What 3 years as a business owner has taught me about systems

Okay, if you don’t read any of the words below this line, read this: if you’re a new business owner you need systems more than you currently know.

You probably feel like since you’re feeling your way around this whole entrepreneur thing you’re just going to wing it. Day to day, month to month. See what works and what doesn’t and then adjust.

In part, a great strategy. Because we only know and grow by trying new things, living through experiences and failures and adapting accordingly. So grow and adapt, my beautiful entrepreneur friends!

But not at the cost of your business, your time, or your money.

Because the truth is, you need to set systems in place from the second you decide to start a business. You need to keep track of metrics to know where you’re growing and what ventures/services you should be plowing more time into. You need to measure your inquiries and start to develop a client experience that’s seamless and organised.

You need to keep track of ideas so that you can actually see them and schedule in time to work on them.

Without this, without some form of strategy, you’ll likely meander, wander and flounder until you don’t know what you’re doing, don’t know how to make your life and business run more smoothly and, worst of all, you’ll have to play catch up on all the years you spent with a solid system.

So how should you go about setting something like this in place?

I’m a frugal business owner and I will gladly tell you not to invest in something (a product, a service or a subscription) if it is not the right time in your business and if the investment would not be viable or generate enough of a return.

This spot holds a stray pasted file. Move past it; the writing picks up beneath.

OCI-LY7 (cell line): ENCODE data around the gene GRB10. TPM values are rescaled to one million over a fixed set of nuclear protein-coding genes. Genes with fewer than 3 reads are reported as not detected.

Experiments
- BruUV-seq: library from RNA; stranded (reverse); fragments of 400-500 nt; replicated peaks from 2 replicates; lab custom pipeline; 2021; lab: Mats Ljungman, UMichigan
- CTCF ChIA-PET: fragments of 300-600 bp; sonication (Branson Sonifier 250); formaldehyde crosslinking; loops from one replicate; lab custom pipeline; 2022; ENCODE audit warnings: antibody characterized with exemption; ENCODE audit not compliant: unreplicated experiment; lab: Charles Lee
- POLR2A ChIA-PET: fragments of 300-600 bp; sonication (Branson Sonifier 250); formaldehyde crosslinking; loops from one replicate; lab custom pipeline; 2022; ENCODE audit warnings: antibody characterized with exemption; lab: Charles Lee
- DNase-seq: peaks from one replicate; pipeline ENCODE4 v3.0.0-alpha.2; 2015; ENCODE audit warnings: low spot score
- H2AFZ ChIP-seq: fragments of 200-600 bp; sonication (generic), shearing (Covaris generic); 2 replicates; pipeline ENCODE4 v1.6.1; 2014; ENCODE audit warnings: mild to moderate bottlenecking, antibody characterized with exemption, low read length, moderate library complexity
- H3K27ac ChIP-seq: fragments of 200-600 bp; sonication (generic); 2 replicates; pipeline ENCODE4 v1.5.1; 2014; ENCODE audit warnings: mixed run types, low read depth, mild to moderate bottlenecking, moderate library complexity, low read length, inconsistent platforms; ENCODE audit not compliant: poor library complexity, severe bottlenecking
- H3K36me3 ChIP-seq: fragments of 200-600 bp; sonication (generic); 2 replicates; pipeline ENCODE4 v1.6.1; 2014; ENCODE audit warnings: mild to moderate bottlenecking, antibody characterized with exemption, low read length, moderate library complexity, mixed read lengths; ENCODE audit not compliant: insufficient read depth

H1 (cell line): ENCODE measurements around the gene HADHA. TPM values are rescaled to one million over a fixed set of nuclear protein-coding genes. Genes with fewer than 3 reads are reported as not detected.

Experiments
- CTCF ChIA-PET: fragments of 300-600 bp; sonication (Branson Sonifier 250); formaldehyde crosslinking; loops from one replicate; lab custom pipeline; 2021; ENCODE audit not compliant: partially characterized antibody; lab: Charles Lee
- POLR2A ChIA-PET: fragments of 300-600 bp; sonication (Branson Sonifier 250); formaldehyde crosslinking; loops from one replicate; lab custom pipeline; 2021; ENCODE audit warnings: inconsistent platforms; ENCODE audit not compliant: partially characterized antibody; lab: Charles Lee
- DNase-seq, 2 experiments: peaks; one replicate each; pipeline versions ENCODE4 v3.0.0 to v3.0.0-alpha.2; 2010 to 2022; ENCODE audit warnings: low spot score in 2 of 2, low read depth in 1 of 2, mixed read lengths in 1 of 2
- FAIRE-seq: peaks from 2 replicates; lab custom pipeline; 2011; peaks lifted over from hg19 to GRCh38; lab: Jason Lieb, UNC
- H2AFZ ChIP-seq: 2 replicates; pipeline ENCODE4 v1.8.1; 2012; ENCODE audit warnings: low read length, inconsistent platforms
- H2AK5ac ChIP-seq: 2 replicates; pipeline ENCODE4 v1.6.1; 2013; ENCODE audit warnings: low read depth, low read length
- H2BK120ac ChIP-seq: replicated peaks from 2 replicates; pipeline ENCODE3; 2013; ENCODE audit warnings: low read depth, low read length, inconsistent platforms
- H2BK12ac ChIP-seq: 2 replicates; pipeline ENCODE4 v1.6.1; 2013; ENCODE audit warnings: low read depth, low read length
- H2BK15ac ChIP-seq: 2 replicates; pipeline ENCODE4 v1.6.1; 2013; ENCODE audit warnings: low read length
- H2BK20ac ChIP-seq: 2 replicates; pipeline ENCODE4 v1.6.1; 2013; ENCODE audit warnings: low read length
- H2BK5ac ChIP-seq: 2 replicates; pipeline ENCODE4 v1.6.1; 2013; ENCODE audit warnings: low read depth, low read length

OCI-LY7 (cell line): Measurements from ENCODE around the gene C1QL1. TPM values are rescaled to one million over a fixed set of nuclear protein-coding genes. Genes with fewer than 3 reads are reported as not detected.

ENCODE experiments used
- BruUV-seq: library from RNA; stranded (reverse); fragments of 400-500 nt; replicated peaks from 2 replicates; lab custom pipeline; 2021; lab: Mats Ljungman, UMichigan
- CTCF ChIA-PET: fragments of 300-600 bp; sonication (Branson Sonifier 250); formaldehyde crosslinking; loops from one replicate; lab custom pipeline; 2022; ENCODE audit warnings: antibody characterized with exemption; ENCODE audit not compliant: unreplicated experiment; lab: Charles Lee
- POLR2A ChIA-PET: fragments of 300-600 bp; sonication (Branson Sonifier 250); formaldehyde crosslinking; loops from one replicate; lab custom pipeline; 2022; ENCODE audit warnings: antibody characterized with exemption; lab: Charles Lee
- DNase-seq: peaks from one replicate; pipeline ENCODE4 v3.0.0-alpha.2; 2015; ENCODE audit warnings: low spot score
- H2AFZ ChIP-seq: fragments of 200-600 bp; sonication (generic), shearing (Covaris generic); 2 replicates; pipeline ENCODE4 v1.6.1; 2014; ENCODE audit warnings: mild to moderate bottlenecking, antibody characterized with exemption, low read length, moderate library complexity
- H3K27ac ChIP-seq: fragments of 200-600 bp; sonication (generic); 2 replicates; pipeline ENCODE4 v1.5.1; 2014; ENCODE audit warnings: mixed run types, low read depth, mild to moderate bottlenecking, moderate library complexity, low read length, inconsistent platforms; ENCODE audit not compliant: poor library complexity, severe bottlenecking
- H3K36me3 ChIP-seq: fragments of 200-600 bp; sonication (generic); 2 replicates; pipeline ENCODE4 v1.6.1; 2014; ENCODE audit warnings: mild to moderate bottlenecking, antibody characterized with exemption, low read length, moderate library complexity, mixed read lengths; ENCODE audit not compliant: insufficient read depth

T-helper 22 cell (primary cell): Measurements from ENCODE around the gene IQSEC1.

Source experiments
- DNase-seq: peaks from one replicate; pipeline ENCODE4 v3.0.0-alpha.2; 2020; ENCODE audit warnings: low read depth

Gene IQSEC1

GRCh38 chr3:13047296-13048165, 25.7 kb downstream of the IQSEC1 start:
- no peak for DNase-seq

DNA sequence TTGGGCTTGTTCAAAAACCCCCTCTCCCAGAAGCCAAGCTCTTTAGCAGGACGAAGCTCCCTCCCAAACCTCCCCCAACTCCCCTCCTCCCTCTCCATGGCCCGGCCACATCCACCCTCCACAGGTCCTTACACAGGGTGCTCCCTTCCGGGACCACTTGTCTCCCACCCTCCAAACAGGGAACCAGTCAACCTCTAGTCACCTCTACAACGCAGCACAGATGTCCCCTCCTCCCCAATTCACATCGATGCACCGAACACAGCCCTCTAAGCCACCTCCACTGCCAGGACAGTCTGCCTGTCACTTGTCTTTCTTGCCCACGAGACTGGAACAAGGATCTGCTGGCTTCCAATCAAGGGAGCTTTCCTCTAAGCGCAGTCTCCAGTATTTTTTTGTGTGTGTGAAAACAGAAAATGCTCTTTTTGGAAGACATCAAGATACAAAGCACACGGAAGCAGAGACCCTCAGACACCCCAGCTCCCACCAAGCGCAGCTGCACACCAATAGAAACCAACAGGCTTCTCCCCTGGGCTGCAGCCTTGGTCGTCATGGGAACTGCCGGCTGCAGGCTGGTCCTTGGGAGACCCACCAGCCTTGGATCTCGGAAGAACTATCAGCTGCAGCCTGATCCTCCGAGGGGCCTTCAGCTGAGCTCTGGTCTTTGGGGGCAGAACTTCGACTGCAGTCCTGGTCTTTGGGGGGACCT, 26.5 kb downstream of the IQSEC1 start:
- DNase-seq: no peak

So let’s talk cheap. Which is totally doable!

First, you’re going to spend some of your downtime (that’s time you’re not spending earning money on services or products) to really get to know and understand your business.

  • What are your processes?

  • How do you handle client inquiries?

  • How do you onboard and offboard clients?

  • What is the general flow of a service you offer?

  • What are the business templates you need to create?

  • What are the recurring tasks you have to do for your business?

Take the time and effort to sit and write every step of these down. Figure out where the overlap is or where you’re probably reinventing the wheel each time. Then take that into a project management tool, like Asana (which is free, yo!) and get yourself organised.

Create a team for each facet of your business, from the high-level executive tasks to the more mundane but just as important operation tasks to the services you offer.

Then start populating them with projects and tasks from the step-by-step you completed above. Set recurring tasks for the all-important things like financial recons and bookkeeping, marketing to-dos and personal tasks you should be completing regularly. Set due dates for every step of the process and create templates where necessary (for services, onboarding and offboarding). Write up email templates that you can just copy and paste rather than typing up the varying versions of the same content each time.

By creating a business that runs smoothly on the inside, you’ll be setting yourself up for a more calm and focused day, you’ll appear more confident and, as a result, your clients will have more confidence in you.

Who doesn’t want that?